January is National Stalking Awareness Month, as proclaimed by President Barack Obama.
According to the White House Council on Women and Girls, 3.4 million adults in the U.S. were stalked in just one year, with young women ages 18-24 being the most heavily targeted demographic.
Stalking is addressed in the Violence Against Women Act, but National Stalking Awareness Month is an effort to increase the public’s understanding of the crime in order to prevent future cases. As White House Advisor on Violence Against Women Lynn Rosenthal writes:
Despite its prevalence, stalking is little understood by many people, who may think only celebrities are stalked or that stalking isn’t harmful. On the contrary, stalking is a dangerous crime that takes a profound toll on its victims, who are often afraid for their safety and try repeatedly to escape their stalkers. Stalking can happen to anyone and most victims know their stalkers.
The current legislation links stalking to domestic violence and sexual assault, as 76% of female intimate partner homicide victims had been stalked by their intimate partners. Susan Carbon, director of the U.S. Department of Justice’s Office on Violence Against Women (OVW), commented on the federal efforts to make stalking a greater public concern: “The motto to ‘KNOW IT, NAME IT, AND STOP IT’ captures the focus of January’s awareness campaign…Educating ourselves and each other is an important step to encouraging and supporting victims to report the crime and stop the abuse.”
More information about stalking and National Stalking Awareness Month can be found here.
Taking a definite step towards strong support of women’s issues, Vice President Joe Biden announced last week that Lynn Rosenthal has been appointed the new White House Advisor on Violence Against Women. The position will be an enormous help to women and women’s groups looking for change at the federal level on violence against women. The position is described in the White House press release:
In this new position, Ms. Rosenthal will serve as an advisor to the President and Vice President on domestic violence and sexual assault issues; be a liaison to the domestic violence and sexual assault advocacy community; coordinate with the Department of Justice’s Office of Violence Against Women (OVW) on implementation of Violence Against Women Act programs; coordinate with the Department of Health and Human Services on implementation of Family Violence Prevention Act services (including the National Domestic Violence Hotline); coordinate with the State Department and USAID on global domestic violence initiatives; and drive the development new initiatives and policy aimed at combating domestic violence and sexual assault with advocacy groups and members of Congress.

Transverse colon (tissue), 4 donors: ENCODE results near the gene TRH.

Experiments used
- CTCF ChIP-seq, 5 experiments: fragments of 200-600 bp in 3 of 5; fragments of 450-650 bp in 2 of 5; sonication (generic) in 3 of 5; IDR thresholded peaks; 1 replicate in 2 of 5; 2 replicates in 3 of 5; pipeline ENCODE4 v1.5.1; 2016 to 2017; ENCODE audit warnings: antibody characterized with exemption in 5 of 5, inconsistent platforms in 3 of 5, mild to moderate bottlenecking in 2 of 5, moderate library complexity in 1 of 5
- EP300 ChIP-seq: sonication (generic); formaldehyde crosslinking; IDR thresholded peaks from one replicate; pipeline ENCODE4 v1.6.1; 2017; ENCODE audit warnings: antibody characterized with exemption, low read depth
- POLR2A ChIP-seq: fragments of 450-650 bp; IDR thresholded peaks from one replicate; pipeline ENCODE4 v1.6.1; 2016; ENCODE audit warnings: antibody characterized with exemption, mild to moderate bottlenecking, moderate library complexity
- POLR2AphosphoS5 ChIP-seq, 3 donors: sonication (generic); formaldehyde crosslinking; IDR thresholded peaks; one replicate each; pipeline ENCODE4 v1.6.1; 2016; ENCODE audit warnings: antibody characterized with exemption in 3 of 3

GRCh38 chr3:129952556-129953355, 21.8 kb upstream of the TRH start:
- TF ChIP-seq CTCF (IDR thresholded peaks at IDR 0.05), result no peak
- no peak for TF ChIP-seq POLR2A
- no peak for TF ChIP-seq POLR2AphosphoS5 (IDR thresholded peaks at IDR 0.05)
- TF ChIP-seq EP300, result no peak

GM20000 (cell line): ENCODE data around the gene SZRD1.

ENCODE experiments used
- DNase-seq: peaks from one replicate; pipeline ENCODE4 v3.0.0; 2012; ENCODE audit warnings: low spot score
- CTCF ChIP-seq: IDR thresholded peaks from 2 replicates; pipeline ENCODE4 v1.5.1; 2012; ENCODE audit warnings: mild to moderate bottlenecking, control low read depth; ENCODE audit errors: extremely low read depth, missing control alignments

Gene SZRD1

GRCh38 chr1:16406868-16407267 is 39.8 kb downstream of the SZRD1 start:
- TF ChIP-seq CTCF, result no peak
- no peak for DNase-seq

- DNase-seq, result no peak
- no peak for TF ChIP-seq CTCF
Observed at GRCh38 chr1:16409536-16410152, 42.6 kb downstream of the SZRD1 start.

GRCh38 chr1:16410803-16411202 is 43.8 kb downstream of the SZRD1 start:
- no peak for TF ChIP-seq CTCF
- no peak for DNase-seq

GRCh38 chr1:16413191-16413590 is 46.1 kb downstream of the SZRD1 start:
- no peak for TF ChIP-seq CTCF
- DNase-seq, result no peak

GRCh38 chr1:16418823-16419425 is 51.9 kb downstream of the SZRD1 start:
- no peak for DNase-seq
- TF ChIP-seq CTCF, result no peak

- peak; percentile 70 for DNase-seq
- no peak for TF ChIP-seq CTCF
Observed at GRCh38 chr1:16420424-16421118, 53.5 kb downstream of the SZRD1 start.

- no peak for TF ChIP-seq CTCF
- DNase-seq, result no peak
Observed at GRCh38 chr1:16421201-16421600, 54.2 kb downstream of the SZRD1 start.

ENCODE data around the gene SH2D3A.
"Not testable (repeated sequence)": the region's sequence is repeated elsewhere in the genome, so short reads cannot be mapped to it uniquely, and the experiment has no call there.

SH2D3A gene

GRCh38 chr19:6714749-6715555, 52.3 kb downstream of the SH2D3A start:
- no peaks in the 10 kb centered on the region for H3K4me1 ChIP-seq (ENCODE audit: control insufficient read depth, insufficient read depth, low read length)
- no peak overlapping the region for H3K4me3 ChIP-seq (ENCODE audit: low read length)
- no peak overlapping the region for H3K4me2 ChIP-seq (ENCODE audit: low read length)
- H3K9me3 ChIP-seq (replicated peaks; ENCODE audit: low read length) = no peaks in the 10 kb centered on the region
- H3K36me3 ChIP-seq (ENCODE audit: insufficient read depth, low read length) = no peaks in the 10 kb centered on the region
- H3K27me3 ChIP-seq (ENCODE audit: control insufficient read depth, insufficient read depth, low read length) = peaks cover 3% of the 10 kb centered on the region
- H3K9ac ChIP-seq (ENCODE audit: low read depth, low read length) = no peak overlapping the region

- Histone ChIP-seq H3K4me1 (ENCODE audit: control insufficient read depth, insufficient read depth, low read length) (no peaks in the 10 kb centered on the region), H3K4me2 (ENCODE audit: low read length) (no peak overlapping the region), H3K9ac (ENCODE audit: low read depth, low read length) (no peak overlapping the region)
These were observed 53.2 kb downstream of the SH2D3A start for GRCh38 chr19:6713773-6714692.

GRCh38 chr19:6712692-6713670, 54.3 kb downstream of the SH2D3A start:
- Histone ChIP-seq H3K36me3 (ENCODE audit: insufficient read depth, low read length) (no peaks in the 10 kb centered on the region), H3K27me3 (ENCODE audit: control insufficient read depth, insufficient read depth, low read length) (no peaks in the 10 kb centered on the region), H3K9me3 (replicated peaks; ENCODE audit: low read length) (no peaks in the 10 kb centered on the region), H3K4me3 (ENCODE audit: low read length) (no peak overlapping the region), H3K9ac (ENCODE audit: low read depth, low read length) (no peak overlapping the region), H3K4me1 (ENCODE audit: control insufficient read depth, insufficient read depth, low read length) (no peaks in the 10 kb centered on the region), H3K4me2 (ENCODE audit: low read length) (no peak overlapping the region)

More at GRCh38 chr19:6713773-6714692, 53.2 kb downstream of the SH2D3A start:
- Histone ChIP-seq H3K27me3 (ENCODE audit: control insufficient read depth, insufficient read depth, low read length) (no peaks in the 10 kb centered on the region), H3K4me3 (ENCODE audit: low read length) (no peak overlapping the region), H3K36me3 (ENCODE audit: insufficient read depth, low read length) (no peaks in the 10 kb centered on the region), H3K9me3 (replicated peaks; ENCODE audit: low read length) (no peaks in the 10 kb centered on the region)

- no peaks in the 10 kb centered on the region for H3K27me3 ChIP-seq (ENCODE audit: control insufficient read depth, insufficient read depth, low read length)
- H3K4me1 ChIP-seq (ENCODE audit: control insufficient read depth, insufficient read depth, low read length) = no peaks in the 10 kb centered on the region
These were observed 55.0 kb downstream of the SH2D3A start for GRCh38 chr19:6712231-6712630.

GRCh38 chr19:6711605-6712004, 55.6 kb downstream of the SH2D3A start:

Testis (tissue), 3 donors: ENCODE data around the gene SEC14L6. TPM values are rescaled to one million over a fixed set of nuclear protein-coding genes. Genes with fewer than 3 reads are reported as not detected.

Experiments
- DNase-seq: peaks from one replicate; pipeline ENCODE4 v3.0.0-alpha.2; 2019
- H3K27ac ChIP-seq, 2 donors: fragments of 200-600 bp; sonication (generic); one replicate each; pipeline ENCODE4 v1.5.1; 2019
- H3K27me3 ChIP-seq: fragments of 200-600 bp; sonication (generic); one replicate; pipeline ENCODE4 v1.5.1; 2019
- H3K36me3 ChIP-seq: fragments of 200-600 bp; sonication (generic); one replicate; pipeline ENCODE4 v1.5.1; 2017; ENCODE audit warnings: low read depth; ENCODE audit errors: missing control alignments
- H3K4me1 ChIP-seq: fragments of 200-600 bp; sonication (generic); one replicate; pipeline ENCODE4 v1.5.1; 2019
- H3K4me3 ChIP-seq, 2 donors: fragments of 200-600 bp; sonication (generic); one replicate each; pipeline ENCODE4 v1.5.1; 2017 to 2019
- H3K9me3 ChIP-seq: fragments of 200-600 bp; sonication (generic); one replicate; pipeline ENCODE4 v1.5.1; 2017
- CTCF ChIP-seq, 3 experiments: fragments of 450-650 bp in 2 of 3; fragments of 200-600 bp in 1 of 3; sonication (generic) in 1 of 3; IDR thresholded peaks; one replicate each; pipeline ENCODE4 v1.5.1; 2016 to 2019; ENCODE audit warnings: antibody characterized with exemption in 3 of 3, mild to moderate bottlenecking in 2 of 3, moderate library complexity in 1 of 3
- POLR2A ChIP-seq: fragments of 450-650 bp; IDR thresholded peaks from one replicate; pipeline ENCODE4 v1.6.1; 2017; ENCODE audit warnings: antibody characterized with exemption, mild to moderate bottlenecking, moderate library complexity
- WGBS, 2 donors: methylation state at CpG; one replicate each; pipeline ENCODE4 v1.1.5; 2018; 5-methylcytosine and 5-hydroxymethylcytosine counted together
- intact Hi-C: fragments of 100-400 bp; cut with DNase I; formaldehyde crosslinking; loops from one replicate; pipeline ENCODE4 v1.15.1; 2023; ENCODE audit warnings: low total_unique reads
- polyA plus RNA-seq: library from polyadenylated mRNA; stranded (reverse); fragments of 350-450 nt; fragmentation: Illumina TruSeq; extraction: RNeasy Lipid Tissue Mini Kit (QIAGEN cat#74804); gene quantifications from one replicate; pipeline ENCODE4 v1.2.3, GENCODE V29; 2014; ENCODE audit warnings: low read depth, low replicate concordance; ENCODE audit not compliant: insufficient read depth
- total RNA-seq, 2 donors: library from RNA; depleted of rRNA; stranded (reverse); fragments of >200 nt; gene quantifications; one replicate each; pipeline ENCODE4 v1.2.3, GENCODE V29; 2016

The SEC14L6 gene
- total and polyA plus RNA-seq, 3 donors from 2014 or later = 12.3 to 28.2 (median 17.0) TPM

Most recently, Ms. Rosenthal served as Executive Director of the New Mexico Coalition Against Domestic Violence. Other past positions include six years as the Executive Director of the National Network to End Domestic Violence (NNEDV) and director of the Florida Coalition Against Domestic Violence. Ms. Rosenthal has dedicated her life to helping the lives of battered women and children, and her work can only become more influential in her new position.
“Lynn Rosenthal has been a life-long advocate for women and she has been a real leader in developing effective policies to combat domestic violence,” said Valerie Jarrett, Senior Advisor and Assistant to the President for Intergovernmental Relations and Public Engagement. “She will be a tremendous asset to the President, Vice President and the entire Administration as we continue the battle against domestic violence and sexual assault.”
We hope that Ms. Rosenthal will help the Obama Administration develop new policies and gain support for women who are victims of domestic abuse or sexual assault.